Science News

An important discovery was made about trypanosomes, parasites that cause serious diseases

“Elusive” proteins have been defined as those identified by a group of researchers at the University of Alberta, a discovery that could lead to new therapies that are less painful and more efficient with regard to African sleeping sickness and Chagas disease.

In the study, published in the Life Science Alliance, the discovery of the PEX3 protein is described. Until this study it was believed that this protein did not exist in the trypanosome, a kind of parasite that leads to various infections as well as to the aforementioned diseases.

This protein is an essential component for many living things, including humans as well as the trypanosomes themselves. Its task is to manage peroxisomes, particular cells that break down fatty acids and amino acids, an essential process to obtain energy.

The interruption of the action of PEX3 in the parasites could in fact be a more than efficient method to kill them without damaging the patient.

Rick Rachubinski, cell biologist and one of the authors of the study together with colleagues Hiren Banerjee and Barbara Knobloch, commented on the discovery: “Finding PEX3 in trypanosomes was very difficult. People have been looking for years and couldn’t find it. Some people said it didn’t exist, that it was a different mechanism, but we thought the simplest answer was that we hadn’t found it yet.”

Science News

The world’s first floating nuclear power plant starts traveling to the Arctic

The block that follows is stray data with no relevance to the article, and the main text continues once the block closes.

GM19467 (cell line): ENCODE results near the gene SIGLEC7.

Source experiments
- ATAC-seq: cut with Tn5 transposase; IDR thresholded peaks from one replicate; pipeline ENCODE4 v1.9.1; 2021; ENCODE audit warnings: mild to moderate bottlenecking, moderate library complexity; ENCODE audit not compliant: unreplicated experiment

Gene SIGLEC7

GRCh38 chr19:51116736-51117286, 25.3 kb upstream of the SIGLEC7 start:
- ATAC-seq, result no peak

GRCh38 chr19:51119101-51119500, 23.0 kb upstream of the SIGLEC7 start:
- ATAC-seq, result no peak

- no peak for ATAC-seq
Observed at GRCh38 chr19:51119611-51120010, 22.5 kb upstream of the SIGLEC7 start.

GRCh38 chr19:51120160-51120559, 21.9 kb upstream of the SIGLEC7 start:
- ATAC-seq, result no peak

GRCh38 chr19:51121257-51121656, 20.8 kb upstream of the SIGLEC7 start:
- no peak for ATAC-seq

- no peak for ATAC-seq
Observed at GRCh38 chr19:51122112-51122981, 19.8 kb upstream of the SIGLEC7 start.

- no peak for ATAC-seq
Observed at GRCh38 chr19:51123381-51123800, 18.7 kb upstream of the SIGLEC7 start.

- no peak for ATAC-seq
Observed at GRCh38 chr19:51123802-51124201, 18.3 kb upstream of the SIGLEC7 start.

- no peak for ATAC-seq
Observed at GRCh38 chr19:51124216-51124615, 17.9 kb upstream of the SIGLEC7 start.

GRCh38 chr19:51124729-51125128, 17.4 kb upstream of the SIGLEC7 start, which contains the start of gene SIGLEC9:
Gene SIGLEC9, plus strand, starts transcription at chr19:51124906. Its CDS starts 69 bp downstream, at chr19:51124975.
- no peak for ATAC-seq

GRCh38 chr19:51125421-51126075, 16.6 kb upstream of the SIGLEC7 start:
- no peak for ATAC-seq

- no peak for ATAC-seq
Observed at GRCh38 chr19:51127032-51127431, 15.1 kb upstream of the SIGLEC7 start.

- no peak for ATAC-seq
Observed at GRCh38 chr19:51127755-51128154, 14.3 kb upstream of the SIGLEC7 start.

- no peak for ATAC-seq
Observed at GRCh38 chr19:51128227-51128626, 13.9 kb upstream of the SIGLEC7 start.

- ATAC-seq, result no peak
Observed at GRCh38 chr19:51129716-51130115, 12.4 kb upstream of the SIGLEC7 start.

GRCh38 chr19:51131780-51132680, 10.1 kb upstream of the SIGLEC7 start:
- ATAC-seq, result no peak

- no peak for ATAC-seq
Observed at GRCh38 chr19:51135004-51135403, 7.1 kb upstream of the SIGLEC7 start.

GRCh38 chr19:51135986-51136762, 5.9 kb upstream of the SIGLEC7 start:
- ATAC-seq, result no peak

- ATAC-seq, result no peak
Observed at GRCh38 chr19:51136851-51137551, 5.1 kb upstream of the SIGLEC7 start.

The first floating nuclear reactor in the world, built by Russia, began its journey in the Arctic Sea on Friday amid the growing concern of environmentalists who have already called this sort of floating nuclear power plant the “Chernobyl on the ice” or the “Titanic nuclear.”

This floating nuclear power plant, named Akademik Lomonosov, began its journey through the Arctic with its cargo of nuclear fuel. It left the port of Murmansk and made his way into the sea, among the ice, starting a journey of more than 3000 miles to reach Pevek, a city located in the Siberian region of Chukotka.

Here it should replace a fixed nuclear power plant that will soon be closed down and a coal-fired power plant that has been closed for some time. Its job will mainly be to supply energy to the oil platforms in the Arctic. According to the Russian nuclear agency Rosatom, this is the best solution to build a nuclear power plant in the Arctic area of ​​the country.

In this region, in fact, consisting essentially of isolated places with almost always frozen ground, a “classic” power plant would not be very simple to build. The new nuclear power plant will help Russia in “carrying out large infrastructure projects,” as declared by the agency itself.

Statements that have certainly not dampened the complaints launched by environmental groups that fear for the Arctic environment, already put to the test in recent years due to the melting of ice and global warming. A nuclear accident on this floating platform would cause a radioactive wave and according to environmentalists themselves, such a power plant would be more vulnerable to atmospheric agents, particularly storms.

“A floating nuclear power plant is too risky and too expensive to produce electricity,” Rashid Alimov, a Greenpeace representative in Russia, told AFP.